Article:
Relative Absolution

By Princess Artemis

A Real Ghostbusters Fanfiction, © copyright S.D.Green, 1999, 2003.

Of course, Real Ghostbusters are copyrighted by someone else...several someone elses in fact...

Relative: Dependent, Interconnected, Blood Kin.

Absolute: Perfect, Pure, Without Fault, Certain, Total.


Exoneration, Vindication...

Dismissal of Charges.

The Terms of Acceptance

"Would somebody please tell me exactly why we're doing this?" asked an exasperated Peter Venkman as he ducked, barely dodging the pale white ghost that had tried to take a swipe at him for the umpteenth time today. He picked up the flashlight he had dropped when he moved out of the ghost's way. Not that there was much to look at in this forsaken, dirty old subway tunnel. The spirit skittered away, almost laughing as it came up from its dive to hover overhead for a moment.

"It's our job, Peter," Egon answered somewhat irritably as he took aim at the large ghost, preparing to fire his proton rifle. This particular ghost had given them nothing but trouble since they had arrived at the abandoned tunnel. They had already lost one PKE meter, the insides fried as it tried and failed to measure the enormous energy the glowing ghost emitted. What was worse, the ghost seemed to delight in tormenting the four Ghostbusters. It had already managed to tie Winston's bootlaces together.

Peter groaned, muttering and cursing as he aimed his own thrower at the stubborn ghost. They had been at this for nearly two hours and had yet to come close to capturing the thing. Once, he swore he hit the thing, only to find the proton beam pass right thorough it. He knew that couldn't have been right, but the stupid thing was fast, so he hadn't had a second chance to see if it was just his imagination. He glanced over at Ray and Winston, who had cut his tangled laces apart. They both nodded, indicating their readiness to trap the frustrating ghost and go home. As one they fired, sending glowing red proton beams toward the white ghost. It only laughed, a strangely infectious sound, as it danced out of harm's way. With a joyous smile, the spirit buzzed Peter's head, reaching out one thin hand and mussing his hair as it passed. It flew farther down the subway shaft and turned a corner, disappearing.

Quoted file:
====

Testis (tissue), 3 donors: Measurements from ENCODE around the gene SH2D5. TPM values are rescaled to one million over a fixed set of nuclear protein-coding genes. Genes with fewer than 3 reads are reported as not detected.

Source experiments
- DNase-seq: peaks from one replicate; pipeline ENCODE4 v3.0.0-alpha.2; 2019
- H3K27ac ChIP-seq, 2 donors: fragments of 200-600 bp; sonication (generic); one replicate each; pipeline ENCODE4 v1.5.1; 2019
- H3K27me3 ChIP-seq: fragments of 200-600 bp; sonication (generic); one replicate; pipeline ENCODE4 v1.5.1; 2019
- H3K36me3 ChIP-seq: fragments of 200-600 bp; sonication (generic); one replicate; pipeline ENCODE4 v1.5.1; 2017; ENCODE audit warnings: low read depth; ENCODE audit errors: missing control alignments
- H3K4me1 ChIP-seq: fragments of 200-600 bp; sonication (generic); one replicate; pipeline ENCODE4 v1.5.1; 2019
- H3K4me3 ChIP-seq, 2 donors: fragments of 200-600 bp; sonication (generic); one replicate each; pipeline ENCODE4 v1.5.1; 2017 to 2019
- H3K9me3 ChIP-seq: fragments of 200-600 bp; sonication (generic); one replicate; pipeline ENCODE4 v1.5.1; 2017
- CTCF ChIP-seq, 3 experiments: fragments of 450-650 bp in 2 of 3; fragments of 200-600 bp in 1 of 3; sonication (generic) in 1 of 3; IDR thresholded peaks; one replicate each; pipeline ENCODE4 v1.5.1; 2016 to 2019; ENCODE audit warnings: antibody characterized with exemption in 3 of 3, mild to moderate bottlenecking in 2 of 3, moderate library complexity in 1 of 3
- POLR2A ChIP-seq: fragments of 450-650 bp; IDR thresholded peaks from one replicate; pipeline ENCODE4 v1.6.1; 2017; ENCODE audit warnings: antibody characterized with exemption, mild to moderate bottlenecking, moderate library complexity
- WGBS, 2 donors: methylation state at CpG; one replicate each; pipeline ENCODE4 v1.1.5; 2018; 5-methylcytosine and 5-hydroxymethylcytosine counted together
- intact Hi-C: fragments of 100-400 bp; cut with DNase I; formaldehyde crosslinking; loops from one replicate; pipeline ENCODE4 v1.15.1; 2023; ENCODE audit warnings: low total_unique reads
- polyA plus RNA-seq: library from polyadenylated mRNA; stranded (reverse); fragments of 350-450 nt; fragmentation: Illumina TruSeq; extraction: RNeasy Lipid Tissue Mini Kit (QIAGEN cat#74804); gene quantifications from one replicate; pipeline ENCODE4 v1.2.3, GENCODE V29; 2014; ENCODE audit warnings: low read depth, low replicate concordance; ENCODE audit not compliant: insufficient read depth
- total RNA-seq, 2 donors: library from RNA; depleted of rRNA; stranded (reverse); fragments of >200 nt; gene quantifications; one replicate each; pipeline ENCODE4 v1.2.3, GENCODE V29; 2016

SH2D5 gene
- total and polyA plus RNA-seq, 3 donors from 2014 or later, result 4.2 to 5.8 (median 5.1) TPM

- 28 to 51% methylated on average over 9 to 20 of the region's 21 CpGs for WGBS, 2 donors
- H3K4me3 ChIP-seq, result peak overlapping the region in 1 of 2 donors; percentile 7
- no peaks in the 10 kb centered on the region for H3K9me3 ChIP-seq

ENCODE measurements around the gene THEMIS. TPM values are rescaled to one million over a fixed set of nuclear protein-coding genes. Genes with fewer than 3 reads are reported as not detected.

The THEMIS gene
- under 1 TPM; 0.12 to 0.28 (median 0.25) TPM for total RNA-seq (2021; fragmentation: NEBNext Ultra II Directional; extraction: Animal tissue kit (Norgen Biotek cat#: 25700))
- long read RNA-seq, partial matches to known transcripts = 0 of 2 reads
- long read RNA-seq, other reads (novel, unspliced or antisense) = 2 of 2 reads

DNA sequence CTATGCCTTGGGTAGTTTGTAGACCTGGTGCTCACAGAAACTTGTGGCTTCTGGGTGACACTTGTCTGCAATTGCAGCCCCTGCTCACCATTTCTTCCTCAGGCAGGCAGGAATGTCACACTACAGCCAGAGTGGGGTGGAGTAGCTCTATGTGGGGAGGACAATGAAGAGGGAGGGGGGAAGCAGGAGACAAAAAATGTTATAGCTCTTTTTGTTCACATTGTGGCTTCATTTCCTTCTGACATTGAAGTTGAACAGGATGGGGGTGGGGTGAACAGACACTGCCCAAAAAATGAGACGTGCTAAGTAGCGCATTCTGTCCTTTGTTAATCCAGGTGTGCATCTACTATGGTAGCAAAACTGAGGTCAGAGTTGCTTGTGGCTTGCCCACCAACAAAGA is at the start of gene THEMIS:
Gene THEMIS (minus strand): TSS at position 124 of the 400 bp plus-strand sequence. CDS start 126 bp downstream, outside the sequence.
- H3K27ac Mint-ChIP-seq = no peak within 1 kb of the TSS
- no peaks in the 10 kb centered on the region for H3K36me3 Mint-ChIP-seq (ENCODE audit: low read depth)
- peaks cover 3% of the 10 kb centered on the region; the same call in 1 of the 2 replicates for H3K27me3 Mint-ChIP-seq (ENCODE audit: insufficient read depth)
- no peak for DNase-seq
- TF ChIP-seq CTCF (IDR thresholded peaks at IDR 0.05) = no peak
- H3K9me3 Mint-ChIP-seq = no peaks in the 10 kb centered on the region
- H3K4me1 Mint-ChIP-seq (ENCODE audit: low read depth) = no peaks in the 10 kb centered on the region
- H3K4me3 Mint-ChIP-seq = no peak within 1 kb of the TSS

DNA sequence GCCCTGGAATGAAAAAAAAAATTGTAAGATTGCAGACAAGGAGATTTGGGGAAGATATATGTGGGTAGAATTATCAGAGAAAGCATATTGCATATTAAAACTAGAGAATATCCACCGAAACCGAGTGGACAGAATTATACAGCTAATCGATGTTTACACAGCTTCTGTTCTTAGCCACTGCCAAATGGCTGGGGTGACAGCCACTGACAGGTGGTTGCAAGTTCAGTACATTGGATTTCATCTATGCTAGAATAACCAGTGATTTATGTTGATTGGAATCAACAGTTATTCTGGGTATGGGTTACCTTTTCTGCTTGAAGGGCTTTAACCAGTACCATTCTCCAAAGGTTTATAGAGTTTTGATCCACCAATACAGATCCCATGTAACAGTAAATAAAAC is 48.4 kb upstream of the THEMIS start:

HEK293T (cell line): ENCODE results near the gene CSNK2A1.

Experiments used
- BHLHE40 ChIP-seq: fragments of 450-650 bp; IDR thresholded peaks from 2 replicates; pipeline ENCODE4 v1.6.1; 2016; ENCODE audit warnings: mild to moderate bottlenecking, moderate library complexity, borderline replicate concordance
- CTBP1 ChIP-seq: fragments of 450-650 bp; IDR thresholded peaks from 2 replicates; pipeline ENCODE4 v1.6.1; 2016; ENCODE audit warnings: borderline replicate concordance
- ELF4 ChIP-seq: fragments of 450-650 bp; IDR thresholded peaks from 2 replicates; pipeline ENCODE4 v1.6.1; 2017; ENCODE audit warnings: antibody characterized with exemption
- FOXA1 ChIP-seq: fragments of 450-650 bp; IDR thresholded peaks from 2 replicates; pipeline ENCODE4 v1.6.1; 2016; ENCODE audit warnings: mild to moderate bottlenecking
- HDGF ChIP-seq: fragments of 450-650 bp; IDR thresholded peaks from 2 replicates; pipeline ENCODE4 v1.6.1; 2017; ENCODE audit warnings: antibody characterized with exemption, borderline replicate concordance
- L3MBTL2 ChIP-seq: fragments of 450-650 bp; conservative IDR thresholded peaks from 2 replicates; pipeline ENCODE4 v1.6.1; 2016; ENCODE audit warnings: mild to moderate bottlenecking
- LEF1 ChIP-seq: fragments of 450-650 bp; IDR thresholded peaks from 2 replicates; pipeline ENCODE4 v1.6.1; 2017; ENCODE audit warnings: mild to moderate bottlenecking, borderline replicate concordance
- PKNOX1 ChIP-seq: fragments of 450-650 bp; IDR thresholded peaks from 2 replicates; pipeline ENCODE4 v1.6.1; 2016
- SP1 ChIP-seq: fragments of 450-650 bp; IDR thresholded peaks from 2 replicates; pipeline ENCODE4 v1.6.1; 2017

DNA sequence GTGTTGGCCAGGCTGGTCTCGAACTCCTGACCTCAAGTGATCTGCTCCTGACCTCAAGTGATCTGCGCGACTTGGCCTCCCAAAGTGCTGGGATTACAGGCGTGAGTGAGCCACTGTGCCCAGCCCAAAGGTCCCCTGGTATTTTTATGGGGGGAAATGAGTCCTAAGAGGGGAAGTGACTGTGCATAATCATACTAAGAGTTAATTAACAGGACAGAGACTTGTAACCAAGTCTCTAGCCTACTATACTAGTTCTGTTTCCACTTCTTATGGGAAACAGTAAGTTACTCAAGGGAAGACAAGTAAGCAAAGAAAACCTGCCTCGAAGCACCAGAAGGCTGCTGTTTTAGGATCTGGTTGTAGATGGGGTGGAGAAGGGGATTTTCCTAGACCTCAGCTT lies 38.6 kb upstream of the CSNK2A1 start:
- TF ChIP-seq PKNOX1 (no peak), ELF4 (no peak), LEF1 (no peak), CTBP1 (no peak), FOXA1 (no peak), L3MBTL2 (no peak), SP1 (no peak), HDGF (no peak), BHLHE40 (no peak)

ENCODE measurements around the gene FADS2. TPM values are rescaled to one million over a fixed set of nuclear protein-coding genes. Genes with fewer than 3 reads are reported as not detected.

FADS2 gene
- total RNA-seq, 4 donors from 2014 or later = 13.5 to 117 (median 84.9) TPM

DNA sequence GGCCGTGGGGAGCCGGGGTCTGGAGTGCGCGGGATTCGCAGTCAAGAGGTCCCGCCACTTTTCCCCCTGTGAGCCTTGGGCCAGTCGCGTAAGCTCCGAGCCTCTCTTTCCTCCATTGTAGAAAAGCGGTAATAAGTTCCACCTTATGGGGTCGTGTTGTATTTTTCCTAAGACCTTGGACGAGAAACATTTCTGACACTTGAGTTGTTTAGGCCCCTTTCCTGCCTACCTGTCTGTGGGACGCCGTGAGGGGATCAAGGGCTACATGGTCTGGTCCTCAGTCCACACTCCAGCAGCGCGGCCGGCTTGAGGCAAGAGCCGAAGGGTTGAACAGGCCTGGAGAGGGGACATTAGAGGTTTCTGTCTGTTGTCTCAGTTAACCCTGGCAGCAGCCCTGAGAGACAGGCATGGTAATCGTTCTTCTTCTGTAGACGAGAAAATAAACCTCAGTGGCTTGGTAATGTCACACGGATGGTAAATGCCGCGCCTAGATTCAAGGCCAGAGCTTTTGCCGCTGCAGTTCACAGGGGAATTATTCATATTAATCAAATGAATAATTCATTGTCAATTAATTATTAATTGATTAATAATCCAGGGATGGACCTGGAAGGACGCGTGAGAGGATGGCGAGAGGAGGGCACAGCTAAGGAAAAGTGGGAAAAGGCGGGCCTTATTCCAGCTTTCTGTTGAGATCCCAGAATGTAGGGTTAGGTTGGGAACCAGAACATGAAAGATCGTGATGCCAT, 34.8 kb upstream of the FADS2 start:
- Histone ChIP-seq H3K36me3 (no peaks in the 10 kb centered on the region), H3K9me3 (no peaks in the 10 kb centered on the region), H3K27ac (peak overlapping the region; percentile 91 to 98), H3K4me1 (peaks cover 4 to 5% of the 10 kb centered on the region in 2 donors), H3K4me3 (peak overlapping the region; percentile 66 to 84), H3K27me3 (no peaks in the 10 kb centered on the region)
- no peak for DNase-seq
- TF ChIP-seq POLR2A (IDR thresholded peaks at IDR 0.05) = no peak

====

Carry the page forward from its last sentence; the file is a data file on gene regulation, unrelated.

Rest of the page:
Both Ray and Winston struggled to suppress a laugh. Egon seemed to give the new 'do careful consideration, then nodded sagely. "It's an improvement. I like it." The other two couldn't contain their laughter any longer.

Dr. Venkman cast a withering glare at his friends. It was doubtful that the ghost could have done a better job of incensing the vain Ghostbuster than it had by sliming his hair. Peter put a lot of time and care into styling his dark brown hair just so, and the pale spirit had utterly ruined it. Not only was Peter's hair sticking out in several different directions, but colorless slime dripped from the soaked spikes and trickled down his face and under his collar as well. After a moment of righteous indignation, he fumed, "OK, no one messes with Peter Venkman's hair and gets away with it!" then ran down the hall, thrower in hand.

The other three Ghostbusters sighed with some long-suffering humor and ran after Peter. As they ran, the white ghost poked its face out from behind the wall and smiled. It was hard to stay irritated with the pranks, for there was such a sense of joy about the spirit that it was impossible not to feel it. When it saw the rapidly approaching men, it waved and ducked back behind the wall, hiding it from view. All four rounded the corner and were confronted with a long empty hallway, dark and foreboding. The ghost was nowhere to be seen.

"Well, guys, I don't know about you, but I'm getting the distinct impression that we're gettin' the royal run-around," Winston commented as he reached down to tighten his loose boot laces.

"Think it might be a trickster?" Ray asked, diddling with a second PKE meter, trying to set it so it wouldn't blow the next time they tried to take a reading from the ghost. "It's at least a demigod. I don't know how we're going to trap it even if we do catch it."